While reading Shilpi’s first post about her father Tarun Bose I realized that I had never yet seen Kohraa, a remake of Daphne Du Maurier’s “Rebecca.” One of the benefits of my poor memory is that although I’ve read the book and seen the Hollywood film version, I couldn’t really remember how it all ended. This helped keep me attentive, although honestly this version too is so well done that I would have been anyway. From the opening scene until the screen went black at the end, I was positively riveted. It’s a faithful (if uncredited) adaptation of a story well-suited for an Indian setting. The wealthy Maxim de Winter is easily transformed into Raja Amit Singh (Biswajeet even sports Laurence Olivier’s pencil-thin mouche) and his mansion Manderley into a sprawling seaside haveli full of wind-swept rooms. Waheeda Rehman is absolutely perfect as the timid orphaned bride who finds herself up against a formidable enemy in housekeeper Dai Maa (Lalita Pawar at her awesome best!).
I am not going to dwell on the plot much, since probably most of you are familiar with it already (and if you aren’t, acquaint yourself with it immediately in whatever form you prefer!). But what a production this is! Biren Nag directed; his mega-stellar abilities as an art director (Chaudhvin Ka Chand, Sahib Bibi Aur Ghulam, CID, Tere Ghar Ke Samne among others) are fully showcased here too (he also directed Bees Saal Baad which I have shamefully neglected to see yet).
If you are going to use miniatures in a bid to spare yourself problems with logistics or budget, this is the way to do it:
Complement these with finely detailed sets and interiors and the result is a visual winner, from the lavish haveli and rustic tin-ceilinged bungalow:
to the busy police station. It begs the question: “Are you understaffed, Inspector?”
(Replace those stacks of files with Hindi movie dvds, and you might be in my living room.)
With a story as dependent on atmosphere as this one is, it helps that the lighting and ambient effects are just right too.
Day-night continuity issues have no place in this film! The settings are interspersed with outdoor locations—waves crashing against rocks—when required, too, and everything is beautifully photographed.
But even an excellent story backed by superb sets, lighting and cinematography can fall flat without good performances. Good-looking but hollow wears thin quickly, na?
No fear of that here: the acting is tremendous, and the actors play off one another just beautifully as well. It is truly an ensemble effort. Even the much-maligned-by-me Biswajeet comes through, especially in a scene where he stops his desperately troubled wife Rajeshwari (Waheeda) from making a huge mistake. It is the culmination of a long sequence and it’s pivotal: Amit finally understands (he has been a mostly absent and clueless husband thus far) how very terrified and confused his beloved wife is. Waheeda nails it—and so does Biswajeet.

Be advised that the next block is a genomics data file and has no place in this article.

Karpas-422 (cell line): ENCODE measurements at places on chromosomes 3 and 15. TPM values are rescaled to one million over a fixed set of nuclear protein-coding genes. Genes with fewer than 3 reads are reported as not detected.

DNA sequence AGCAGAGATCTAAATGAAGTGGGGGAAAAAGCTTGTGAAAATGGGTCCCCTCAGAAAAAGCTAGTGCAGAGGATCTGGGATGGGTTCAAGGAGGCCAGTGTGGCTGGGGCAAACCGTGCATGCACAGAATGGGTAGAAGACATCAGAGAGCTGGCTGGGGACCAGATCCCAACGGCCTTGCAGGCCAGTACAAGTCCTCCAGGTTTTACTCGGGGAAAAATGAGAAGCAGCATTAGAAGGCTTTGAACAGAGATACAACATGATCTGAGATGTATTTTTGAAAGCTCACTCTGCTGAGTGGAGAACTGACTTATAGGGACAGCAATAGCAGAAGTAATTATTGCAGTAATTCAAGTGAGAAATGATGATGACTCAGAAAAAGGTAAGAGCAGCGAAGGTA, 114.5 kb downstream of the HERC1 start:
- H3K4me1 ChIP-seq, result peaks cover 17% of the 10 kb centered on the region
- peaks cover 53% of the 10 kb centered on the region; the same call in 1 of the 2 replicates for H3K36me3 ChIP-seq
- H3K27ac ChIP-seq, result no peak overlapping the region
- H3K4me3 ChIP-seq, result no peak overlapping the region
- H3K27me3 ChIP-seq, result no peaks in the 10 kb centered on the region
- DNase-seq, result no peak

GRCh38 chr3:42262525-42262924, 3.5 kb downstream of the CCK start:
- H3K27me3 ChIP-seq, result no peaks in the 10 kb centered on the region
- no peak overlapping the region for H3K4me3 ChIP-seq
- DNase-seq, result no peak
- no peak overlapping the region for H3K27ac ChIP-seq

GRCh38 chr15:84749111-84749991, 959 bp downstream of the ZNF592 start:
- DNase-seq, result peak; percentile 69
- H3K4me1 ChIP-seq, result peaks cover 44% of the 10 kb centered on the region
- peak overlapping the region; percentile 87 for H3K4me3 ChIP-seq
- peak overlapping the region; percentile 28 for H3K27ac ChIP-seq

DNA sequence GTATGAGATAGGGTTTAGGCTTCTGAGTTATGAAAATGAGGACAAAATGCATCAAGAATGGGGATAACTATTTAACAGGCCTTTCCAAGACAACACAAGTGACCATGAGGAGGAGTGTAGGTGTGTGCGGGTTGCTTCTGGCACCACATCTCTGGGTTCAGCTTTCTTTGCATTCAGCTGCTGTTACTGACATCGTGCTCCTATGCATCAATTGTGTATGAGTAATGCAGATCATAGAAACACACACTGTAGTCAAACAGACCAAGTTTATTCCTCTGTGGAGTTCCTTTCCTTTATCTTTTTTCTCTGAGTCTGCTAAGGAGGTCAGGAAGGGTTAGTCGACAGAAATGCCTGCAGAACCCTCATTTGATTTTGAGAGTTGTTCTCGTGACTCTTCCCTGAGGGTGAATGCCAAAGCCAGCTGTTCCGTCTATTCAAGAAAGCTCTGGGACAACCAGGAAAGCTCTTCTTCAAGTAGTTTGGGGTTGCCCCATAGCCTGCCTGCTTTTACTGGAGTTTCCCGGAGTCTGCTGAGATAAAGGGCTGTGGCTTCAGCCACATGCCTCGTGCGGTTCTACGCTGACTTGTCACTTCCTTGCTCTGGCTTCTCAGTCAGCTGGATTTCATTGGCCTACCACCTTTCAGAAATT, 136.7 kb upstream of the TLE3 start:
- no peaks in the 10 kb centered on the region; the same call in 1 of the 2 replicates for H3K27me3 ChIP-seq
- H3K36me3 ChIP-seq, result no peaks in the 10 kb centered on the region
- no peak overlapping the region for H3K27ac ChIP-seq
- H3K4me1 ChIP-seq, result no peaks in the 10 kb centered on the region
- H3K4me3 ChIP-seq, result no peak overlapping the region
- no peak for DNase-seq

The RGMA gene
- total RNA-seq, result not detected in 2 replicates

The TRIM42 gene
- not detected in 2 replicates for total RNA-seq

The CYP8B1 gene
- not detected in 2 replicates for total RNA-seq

Chills ran down my spine, they really did.
The only problem with casting Waheeda in the role of second wife is that constant references (and by inference, comparisons) to first wife Poonam’s beauty are made. There is no power on earth that can convince me she was more beautiful than Waheeda (we never actually see Poonam’s face in flashbacks). It is simply impossible to out-beautiful Waheeda.
And as naive, kind-hearted, insecure Rajeshwari, Waheeda is completely believable without descending into irritating victim territory. Even my sticky black heart of tar is moved with worry on her behalf. This film really belongs to her and to Lalita Pawar as the intimidating housekeeper Dai Maa. Again, hers is a performance with enough shading that Dai Maa is real, not a caricature. She is an implacable—and seemingly invincible—enemy to poor Raj, but her obsessive devotion to her late first mistress renders her human and even sympathetic at times.
Biswajeet doesn’t have much to do, but he is more than adequate for what is required of him. Apart from the scene I described above, he epitomizes a self-absorbed and tragic figure, plagued by memories of his first wife and distracted and busy enough that he doesn’t much notice the deteriorating condition of his new one. On the rare occasion when he does perceive her pain, he tries uncomfortably to soothe her but is soon drawn away again.
These three are the main characters, and they are ably supported first of all by Tarun Bose as crazy caretaker and keeper of secrets Ramesh.
Ramesh may be nuts but I love seeing Mr. Bose unfettered by Spare Hair and makeup…he looks young and handsome, and anyway I kind of like crazy.
Abhi Bhattacharya is hilariously if aptly (and possibly unintentionally, although everything else about this movie is done with care) gothic.
“Your honor, I vant to object! If you do not sustain my objection I vill drink all your bloood!”
And the music…my goodness, the music. Hemant Kumar’s soundtrack is quite simply beautiful. The songs are haunting and blend perfectly into the story, especially the lovely and creepy “Jhoom Jhoom Dhalti Raat.” My favorite though is the brightly lilting love song “Rah Bani Khud Manzil.”
Altogether, I can’t think of anything negative to say about this one. It is beautifully done, it is suspenseful, it is just superb. I loved it, and look forward to forgetting how it ends so I can watch it with renewed eagerness once again some day.